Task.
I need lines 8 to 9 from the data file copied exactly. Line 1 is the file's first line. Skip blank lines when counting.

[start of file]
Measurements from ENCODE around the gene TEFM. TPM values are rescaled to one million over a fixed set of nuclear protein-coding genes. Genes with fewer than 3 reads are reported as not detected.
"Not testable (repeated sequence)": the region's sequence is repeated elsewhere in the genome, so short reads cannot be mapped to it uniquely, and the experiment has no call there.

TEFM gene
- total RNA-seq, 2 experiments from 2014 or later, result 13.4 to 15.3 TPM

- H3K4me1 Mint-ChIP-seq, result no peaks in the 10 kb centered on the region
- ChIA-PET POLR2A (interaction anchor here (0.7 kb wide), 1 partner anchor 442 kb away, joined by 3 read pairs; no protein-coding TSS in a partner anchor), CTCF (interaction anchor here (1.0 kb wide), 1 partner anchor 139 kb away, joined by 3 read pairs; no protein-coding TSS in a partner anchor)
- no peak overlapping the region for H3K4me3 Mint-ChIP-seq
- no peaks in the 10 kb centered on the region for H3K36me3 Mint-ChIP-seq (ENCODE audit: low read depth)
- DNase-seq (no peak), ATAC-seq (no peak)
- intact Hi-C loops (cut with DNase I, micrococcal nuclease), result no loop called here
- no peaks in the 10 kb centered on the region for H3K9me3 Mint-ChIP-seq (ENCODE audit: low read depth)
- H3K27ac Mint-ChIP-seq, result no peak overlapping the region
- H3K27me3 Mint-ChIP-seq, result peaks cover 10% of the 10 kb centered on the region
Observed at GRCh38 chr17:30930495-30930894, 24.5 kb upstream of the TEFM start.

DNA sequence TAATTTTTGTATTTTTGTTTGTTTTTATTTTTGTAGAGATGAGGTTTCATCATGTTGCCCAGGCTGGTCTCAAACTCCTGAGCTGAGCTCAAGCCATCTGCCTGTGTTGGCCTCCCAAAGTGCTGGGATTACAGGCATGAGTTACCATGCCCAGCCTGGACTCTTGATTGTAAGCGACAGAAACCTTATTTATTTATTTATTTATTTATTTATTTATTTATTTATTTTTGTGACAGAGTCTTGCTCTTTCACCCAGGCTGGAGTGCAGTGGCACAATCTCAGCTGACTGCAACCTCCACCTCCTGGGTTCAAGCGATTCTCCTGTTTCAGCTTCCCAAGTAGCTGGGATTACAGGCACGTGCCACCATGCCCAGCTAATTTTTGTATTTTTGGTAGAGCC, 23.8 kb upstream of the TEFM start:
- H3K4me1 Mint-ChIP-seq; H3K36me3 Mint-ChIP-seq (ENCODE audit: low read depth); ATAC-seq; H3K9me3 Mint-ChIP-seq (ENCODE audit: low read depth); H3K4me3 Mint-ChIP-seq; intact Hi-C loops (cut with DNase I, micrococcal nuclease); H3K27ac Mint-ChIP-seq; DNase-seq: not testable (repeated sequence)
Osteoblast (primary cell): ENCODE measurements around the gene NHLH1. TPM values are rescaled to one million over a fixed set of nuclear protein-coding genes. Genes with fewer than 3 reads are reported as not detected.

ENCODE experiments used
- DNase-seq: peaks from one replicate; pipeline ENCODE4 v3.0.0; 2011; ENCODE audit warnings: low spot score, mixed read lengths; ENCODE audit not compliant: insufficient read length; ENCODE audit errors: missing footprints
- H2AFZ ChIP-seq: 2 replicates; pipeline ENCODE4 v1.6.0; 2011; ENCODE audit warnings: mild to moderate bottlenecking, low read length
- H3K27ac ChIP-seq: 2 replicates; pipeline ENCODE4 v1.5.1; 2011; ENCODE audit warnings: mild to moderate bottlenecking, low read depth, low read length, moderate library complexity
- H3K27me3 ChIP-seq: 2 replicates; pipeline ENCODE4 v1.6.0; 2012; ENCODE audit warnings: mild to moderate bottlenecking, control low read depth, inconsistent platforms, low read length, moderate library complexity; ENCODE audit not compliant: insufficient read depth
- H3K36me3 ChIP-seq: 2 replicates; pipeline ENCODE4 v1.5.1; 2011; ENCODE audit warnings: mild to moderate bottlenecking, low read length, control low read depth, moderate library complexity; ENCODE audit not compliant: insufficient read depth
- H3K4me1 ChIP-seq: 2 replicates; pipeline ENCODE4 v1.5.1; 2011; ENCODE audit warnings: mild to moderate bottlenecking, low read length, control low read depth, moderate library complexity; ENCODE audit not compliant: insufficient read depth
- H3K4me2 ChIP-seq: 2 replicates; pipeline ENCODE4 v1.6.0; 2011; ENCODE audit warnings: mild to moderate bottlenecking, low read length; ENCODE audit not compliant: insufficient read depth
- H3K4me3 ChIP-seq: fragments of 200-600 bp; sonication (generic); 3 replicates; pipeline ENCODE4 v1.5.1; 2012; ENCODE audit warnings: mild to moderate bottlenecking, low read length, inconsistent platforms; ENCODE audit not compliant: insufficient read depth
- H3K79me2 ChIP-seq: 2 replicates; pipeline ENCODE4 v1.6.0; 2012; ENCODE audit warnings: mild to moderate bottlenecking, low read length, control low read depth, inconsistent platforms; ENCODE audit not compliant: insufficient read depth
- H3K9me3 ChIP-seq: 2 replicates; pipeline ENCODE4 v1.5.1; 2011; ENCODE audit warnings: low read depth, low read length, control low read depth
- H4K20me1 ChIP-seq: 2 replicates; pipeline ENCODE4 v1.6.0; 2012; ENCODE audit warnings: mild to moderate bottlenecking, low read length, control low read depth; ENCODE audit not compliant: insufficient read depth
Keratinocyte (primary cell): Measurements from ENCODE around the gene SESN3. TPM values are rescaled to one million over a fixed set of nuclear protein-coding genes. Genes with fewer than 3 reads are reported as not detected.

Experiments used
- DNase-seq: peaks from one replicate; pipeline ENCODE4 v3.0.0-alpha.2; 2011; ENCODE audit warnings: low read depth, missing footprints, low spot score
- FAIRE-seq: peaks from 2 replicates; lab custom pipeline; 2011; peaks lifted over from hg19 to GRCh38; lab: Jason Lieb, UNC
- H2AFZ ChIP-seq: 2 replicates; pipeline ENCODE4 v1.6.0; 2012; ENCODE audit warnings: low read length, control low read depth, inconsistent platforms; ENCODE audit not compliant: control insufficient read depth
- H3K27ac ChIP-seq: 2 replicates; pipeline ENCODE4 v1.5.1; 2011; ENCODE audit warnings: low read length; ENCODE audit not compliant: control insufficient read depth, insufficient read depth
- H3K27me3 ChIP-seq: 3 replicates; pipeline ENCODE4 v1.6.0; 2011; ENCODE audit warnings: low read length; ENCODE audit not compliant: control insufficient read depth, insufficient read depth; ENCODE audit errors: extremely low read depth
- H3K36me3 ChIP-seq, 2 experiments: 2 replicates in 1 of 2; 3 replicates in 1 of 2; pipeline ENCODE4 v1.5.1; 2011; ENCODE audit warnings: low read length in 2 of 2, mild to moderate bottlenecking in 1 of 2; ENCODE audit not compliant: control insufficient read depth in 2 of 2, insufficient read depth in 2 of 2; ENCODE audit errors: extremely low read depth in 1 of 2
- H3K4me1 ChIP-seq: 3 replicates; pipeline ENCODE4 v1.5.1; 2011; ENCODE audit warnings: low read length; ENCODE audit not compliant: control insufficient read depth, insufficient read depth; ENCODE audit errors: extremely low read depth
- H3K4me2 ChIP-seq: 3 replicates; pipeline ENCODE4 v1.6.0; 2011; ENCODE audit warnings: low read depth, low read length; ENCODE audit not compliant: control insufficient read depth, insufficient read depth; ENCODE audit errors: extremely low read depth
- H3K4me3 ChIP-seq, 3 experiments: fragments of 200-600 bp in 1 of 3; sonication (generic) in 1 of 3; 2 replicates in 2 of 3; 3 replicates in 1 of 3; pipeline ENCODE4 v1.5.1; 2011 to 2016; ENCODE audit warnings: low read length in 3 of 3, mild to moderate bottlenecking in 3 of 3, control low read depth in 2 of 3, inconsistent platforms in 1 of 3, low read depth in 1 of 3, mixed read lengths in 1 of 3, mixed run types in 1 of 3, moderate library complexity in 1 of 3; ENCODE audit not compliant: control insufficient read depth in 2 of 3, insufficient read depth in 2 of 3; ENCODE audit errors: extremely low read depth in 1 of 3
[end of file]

- no peaks in the 10 kb centered on the region for H3K36me3 Mint-ChIP-seq (ENCODE audit: low read depth)
- DNase-seq (no peak), ATAC-seq (no peak)